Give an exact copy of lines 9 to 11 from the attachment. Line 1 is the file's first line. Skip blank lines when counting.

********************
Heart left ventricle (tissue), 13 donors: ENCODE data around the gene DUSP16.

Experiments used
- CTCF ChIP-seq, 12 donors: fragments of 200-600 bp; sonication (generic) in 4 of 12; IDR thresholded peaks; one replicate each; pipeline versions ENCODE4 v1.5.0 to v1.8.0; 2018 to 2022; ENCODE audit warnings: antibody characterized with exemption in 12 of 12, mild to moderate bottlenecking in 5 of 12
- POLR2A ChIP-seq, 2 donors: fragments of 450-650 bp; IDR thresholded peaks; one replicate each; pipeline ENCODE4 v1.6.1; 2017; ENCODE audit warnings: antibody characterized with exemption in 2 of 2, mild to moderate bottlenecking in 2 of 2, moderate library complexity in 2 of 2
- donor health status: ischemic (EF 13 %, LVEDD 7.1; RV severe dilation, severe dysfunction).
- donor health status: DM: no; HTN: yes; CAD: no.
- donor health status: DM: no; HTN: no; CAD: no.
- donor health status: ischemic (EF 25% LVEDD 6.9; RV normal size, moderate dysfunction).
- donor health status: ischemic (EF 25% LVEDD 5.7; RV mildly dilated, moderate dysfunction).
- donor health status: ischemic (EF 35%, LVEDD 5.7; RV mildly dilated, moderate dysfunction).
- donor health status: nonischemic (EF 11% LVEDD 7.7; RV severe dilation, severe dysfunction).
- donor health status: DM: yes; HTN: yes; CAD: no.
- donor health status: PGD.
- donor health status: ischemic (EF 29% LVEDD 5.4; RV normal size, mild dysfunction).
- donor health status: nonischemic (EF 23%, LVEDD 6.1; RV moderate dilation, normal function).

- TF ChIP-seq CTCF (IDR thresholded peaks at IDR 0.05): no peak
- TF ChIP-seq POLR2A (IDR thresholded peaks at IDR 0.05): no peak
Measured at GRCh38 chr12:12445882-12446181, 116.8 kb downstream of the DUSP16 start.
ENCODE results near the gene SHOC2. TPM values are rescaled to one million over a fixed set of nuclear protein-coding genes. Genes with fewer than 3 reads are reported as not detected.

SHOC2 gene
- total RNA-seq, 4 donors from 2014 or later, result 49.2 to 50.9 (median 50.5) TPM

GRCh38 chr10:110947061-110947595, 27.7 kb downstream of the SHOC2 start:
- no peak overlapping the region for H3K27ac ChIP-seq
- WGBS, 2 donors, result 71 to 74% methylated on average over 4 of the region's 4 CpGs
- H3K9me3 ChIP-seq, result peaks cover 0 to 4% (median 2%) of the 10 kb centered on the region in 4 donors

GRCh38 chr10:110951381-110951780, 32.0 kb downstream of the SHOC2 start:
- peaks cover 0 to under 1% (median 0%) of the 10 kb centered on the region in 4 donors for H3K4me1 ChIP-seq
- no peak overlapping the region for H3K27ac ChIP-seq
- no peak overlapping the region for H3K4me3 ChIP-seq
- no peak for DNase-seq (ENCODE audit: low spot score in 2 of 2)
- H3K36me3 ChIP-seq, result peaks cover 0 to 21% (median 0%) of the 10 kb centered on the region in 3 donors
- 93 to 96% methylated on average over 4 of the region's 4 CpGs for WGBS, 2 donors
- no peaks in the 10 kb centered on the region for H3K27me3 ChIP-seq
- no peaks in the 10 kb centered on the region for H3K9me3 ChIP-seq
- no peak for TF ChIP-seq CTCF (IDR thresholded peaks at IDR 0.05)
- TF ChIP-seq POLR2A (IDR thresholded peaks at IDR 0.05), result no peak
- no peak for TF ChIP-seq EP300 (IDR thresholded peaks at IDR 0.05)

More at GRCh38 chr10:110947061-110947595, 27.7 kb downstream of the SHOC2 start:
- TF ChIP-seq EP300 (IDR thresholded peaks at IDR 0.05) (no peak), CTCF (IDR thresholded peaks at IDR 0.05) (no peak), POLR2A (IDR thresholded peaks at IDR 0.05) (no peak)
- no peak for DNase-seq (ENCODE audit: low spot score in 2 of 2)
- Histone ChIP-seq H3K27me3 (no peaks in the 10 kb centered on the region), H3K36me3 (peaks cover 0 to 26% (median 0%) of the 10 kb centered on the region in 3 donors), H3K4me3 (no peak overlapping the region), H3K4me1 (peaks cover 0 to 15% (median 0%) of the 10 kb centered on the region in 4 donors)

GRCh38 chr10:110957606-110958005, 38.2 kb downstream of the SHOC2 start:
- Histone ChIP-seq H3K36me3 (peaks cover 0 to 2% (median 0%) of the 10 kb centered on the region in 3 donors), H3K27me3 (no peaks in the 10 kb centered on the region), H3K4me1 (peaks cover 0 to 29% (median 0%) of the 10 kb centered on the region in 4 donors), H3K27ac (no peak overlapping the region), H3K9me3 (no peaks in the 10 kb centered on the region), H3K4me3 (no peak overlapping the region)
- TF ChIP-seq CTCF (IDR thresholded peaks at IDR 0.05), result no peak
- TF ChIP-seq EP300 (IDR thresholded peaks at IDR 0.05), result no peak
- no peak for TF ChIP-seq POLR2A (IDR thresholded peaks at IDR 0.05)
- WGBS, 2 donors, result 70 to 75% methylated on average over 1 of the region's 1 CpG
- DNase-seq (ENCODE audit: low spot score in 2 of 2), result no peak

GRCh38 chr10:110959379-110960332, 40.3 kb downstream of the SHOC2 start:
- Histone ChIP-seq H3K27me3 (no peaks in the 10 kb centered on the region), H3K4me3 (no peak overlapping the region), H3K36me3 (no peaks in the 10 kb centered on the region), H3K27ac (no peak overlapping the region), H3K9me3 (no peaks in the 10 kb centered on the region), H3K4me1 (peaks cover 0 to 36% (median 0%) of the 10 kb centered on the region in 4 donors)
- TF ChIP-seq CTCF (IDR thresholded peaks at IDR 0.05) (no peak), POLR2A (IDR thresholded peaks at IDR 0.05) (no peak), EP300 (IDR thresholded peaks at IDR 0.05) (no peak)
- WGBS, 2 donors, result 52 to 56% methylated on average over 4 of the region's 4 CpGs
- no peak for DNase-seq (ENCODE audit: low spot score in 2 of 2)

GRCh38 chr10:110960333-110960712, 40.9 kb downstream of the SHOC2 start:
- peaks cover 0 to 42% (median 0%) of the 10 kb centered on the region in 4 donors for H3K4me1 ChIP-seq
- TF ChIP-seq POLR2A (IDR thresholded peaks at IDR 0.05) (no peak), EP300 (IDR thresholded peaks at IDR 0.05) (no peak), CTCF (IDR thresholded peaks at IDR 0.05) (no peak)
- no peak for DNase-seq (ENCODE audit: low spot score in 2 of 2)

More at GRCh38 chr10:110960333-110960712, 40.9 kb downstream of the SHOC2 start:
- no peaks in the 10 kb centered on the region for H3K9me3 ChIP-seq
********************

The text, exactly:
- donor health status: ischemic (EF 25% LVEDD 5.7; RV mildly dilated, moderate dysfunction).
- donor health status: ischemic (EF 35%, LVEDD 5.7; RV mildly dilated, moderate dysfunction).
- donor health status: nonischemic (EF 11% LVEDD 7.7; RV severe dilation, severe dysfunction).